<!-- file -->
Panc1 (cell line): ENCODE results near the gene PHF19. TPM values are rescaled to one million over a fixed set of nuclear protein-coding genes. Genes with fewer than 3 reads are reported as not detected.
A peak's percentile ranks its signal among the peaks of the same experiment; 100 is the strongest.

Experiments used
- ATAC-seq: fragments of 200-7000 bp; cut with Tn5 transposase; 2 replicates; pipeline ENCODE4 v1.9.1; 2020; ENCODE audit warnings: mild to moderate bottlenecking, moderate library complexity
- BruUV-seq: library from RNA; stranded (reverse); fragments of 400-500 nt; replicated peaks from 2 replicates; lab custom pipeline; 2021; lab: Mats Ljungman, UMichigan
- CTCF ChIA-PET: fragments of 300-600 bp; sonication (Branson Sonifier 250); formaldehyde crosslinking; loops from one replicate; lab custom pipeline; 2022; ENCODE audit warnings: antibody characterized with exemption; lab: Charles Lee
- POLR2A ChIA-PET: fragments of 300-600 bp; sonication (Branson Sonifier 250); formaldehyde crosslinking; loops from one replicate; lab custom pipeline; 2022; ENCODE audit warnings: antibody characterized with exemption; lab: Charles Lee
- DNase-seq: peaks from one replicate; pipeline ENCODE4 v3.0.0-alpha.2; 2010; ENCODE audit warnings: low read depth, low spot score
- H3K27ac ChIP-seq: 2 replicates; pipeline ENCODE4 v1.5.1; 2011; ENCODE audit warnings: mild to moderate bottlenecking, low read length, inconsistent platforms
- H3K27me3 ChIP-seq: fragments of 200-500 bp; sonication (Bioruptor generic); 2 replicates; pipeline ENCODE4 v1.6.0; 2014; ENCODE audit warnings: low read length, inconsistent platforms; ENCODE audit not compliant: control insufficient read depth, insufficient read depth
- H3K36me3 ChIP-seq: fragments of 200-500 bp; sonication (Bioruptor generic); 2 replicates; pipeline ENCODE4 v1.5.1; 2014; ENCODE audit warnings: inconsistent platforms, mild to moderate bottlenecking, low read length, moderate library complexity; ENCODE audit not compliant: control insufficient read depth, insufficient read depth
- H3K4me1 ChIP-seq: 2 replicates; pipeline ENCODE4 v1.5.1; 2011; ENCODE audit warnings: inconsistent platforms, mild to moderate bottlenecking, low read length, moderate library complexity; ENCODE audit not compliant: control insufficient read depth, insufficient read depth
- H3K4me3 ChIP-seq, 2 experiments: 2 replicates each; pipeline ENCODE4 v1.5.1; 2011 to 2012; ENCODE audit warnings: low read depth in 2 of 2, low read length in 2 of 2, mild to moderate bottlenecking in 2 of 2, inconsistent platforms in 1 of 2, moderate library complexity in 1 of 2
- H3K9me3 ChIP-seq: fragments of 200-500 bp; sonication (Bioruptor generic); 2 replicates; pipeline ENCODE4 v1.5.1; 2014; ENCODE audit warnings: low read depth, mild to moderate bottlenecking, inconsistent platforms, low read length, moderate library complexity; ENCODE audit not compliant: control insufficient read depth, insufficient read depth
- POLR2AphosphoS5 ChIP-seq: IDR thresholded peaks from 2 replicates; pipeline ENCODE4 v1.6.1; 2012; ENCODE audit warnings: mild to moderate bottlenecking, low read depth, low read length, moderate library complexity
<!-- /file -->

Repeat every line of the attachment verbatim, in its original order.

Panc1 (cell line): ENCODE results near the gene PHF19. TPM values are rescaled to one million over a fixed set of nuclear protein-coding genes. Genes with fewer than 3 reads are reported as not detected.
A peak's percentile ranks its signal among the peaks of the same experiment; 100 is the strongest.

Experiments used
- ATAC-seq: fragments of 200-7000 bp; cut with Tn5 transposase; 2 replicates; pipeline ENCODE4 v1.9.1; 2020; ENCODE audit warnings: mild to moderate bottlenecking, moderate library complexity
- BruUV-seq: library from RNA; stranded (reverse); fragments of 400-500 nt; replicated peaks from 2 replicates; lab custom pipeline; 2021; lab: Mats Ljungman, UMichigan
- CTCF ChIA-PET: fragments of 300-600 bp; sonication (Branson Sonifier 250); formaldehyde crosslinking; loops from one replicate; lab custom pipeline; 2022; ENCODE audit warnings: antibody characterized with exemption; lab: Charles Lee
- POLR2A ChIA-PET: fragments of 300-600 bp; sonication (Branson Sonifier 250); formaldehyde crosslinking; loops from one replicate; lab custom pipeline; 2022; ENCODE audit warnings: antibody characterized with exemption; lab: Charles Lee
- DNase-seq: peaks from one replicate; pipeline ENCODE4 v3.0.0-alpha.2; 2010; ENCODE audit warnings: low read depth, low spot score
- H3K27ac ChIP-seq: 2 replicates; pipeline ENCODE4 v1.5.1; 2011; ENCODE audit warnings: mild to moderate bottlenecking, low read length, inconsistent platforms
- H3K27me3 ChIP-seq: fragments of 200-500 bp; sonication (Bioruptor generic); 2 replicates; pipeline ENCODE4 v1.6.0; 2014; ENCODE audit warnings: low read length, inconsistent platforms; ENCODE audit not compliant: control insufficient read depth, insufficient read depth
- H3K36me3 ChIP-seq: fragments of 200-500 bp; sonication (Bioruptor generic); 2 replicates; pipeline ENCODE4 v1.5.1; 2014; ENCODE audit warnings: inconsistent platforms, mild to moderate bottlenecking, low read length, moderate library complexity; ENCODE audit not compliant: control insufficient read depth, insufficient read depth
- H3K4me1 ChIP-seq: 2 replicates; pipeline ENCODE4 v1.5.1; 2011; ENCODE audit warnings: inconsistent platforms, mild to moderate bottlenecking, low read length, moderate library complexity; ENCODE audit not compliant: control insufficient read depth, insufficient read depth
- H3K4me3 ChIP-seq, 2 experiments: 2 replicates each; pipeline ENCODE4 v1.5.1; 2011 to 2012; ENCODE audit warnings: low read depth in 2 of 2, low read length in 2 of 2, mild to moderate bottlenecking in 2 of 2, inconsistent platforms in 1 of 2, moderate library complexity in 1 of 2
- H3K9me3 ChIP-seq: fragments of 200-500 bp; sonication (Bioruptor generic); 2 replicates; pipeline ENCODE4 v1.5.1; 2014; ENCODE audit warnings: low read depth, mild to moderate bottlenecking, inconsistent platforms, low read length, moderate library complexity; ENCODE audit not compliant: control insufficient read depth, insufficient read depth
- POLR2AphosphoS5 ChIP-seq: IDR thresholded peaks from 2 replicates; pipeline ENCODE4 v1.6.1; 2012; ENCODE audit warnings: mild to moderate bottlenecking, low read depth, low read length, moderate library complexity